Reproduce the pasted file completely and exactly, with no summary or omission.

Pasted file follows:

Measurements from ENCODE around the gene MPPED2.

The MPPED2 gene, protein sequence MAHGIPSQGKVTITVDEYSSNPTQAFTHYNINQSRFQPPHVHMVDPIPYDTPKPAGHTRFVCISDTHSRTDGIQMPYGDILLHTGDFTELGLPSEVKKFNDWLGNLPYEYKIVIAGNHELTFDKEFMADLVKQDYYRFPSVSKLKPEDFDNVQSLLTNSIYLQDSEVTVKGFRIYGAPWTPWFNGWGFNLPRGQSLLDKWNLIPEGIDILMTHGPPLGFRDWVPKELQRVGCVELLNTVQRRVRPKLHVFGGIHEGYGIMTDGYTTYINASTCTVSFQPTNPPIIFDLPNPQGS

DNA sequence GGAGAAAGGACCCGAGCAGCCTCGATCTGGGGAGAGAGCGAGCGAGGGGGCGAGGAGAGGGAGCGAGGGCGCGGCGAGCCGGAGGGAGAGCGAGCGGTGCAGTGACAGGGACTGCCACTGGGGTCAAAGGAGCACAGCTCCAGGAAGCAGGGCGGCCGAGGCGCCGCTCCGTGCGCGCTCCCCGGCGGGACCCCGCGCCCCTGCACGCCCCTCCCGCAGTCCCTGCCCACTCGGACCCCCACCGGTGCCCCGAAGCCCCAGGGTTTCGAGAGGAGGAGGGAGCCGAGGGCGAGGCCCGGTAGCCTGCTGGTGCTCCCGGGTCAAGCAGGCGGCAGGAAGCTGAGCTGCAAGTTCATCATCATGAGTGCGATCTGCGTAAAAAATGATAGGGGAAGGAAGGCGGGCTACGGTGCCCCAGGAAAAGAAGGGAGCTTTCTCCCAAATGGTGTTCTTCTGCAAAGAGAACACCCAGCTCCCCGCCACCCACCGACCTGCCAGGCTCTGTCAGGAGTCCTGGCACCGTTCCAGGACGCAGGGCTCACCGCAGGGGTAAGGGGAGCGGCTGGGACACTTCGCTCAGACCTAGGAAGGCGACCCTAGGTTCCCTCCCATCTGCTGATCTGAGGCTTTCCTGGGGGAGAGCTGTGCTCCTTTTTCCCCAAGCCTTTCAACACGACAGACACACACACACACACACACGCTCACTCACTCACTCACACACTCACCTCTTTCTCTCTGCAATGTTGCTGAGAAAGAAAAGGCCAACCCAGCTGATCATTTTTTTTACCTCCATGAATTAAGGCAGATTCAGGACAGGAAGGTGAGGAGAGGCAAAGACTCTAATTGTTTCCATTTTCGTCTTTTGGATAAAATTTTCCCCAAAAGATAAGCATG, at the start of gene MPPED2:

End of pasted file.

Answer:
Measurements from ENCODE around the gene MPPED2.

The MPPED2 gene, protein sequence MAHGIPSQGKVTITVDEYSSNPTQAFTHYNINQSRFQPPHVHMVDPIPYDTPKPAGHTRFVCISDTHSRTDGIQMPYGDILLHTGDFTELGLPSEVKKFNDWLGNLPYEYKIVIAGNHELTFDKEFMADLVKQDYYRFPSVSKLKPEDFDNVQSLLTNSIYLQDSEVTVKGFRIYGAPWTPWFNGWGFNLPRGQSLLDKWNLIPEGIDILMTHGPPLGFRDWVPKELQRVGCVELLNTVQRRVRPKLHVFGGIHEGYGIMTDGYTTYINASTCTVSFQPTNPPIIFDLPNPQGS

DNA sequence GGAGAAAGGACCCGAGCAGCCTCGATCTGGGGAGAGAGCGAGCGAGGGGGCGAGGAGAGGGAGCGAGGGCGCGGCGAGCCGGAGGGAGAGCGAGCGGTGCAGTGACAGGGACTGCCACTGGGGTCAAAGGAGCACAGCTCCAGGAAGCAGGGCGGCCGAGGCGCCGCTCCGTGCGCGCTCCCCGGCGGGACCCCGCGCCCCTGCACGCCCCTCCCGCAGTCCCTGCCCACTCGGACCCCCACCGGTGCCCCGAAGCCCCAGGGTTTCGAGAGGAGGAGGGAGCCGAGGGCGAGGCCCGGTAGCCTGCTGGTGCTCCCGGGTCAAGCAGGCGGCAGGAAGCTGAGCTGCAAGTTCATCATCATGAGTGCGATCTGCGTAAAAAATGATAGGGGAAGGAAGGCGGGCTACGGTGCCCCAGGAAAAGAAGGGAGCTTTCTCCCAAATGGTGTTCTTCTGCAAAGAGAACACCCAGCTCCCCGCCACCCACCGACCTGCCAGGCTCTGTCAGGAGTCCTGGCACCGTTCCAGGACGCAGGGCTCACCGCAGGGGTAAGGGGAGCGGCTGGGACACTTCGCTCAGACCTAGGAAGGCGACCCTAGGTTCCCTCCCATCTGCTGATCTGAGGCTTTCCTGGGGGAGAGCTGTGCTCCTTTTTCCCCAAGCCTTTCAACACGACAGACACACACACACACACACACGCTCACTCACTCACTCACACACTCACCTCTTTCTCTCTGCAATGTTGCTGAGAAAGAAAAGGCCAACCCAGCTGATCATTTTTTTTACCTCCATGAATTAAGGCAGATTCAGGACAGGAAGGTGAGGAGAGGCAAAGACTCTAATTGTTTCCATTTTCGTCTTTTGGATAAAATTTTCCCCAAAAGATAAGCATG, at the start of gene MPPED2: